It appears as though the selected vendor is hedging its bets. It announced it had submitted a bid to FirstNet for the nationwide deployment and has, apparently successfully, convinced at least one state if not more that it should not wait for FirstNet’s proposal prior to making an award for an opt-out contractor. I still believe as I have all along that any state that signals it may opt out before finding out what FirstNet and the partners are offering them is doing a disservice to its first responders and its citizens.
The current 600-MHz spectrum auction is an attempt at matching what existing users think the spectrum is worth (TV stations that never paid for the spectrum) and the broadband operators and others who want to use the spectrum. At the moment it looks as though a Plan B is being put in place by the FCC. The amount of money the TV stations (collectively) say they want to move off of the spectrum is a whopping $86+ billion. After the second component of the forward auction, meaning the broadband operators and others that want to make use of the spectrum, the bid total is only $22 billion. In other words, as of today, the bidders do not think the spectrum is worth as much as the TV stations think it is.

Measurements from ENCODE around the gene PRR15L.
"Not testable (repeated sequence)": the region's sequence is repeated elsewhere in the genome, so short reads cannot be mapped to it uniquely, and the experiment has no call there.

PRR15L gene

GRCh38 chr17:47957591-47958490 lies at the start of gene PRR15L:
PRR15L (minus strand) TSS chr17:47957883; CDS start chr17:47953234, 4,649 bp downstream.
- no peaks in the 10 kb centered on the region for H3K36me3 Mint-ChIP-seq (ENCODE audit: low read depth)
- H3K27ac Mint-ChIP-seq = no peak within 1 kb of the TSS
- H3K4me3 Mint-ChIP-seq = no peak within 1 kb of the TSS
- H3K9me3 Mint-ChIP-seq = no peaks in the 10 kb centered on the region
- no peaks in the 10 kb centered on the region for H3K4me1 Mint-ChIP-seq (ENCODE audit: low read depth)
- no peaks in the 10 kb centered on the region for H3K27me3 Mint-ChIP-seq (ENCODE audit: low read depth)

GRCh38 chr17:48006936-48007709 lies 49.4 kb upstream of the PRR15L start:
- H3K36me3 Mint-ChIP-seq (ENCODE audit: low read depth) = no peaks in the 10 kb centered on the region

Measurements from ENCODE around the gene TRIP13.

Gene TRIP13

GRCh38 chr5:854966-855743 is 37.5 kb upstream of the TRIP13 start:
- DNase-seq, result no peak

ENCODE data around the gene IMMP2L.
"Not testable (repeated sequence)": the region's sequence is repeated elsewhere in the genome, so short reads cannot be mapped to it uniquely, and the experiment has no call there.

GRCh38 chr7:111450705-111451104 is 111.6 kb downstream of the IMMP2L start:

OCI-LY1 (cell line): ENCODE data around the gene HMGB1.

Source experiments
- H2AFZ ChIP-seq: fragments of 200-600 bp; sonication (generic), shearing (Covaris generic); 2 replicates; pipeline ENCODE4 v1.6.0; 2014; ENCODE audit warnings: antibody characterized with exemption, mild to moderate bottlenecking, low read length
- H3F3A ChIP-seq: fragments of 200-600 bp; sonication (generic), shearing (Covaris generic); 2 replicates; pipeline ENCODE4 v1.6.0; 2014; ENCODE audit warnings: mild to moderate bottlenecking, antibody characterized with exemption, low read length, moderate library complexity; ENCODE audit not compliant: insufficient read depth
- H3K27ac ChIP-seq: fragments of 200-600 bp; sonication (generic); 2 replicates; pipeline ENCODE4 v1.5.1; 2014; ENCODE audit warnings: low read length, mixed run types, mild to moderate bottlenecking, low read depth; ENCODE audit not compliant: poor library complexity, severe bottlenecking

So Plan B means that the FCC will go back to the TV broadcasters, reduce the amount of spectrum that will be available, run the reverse part of the auction again to see if TV operators will be any more realistic, and then run the forward auction again. The NAB is jabbing at the carriers because the carriers have been saying there is a spectrum shortage but the TV stations appear to be overly greedy, causing a disconnect between the reverse and forward auctions. The final outcome of the auction is unknown but it now appears as though the 63 bidders are a long way from what the TV stations say they want to be paid to move down-band or close their doors and call it a day. It will be interesting to see how this turns out. Both the TV stations and the broadband players have a lot of clout with Congress so it is possible that if there needs to be action taken by Congress to bring the bidding back on track it will be slow to come and will end up delaying the auction even more. Those who submitted a response to the FirstNet RFP should be feeling pretty good about now.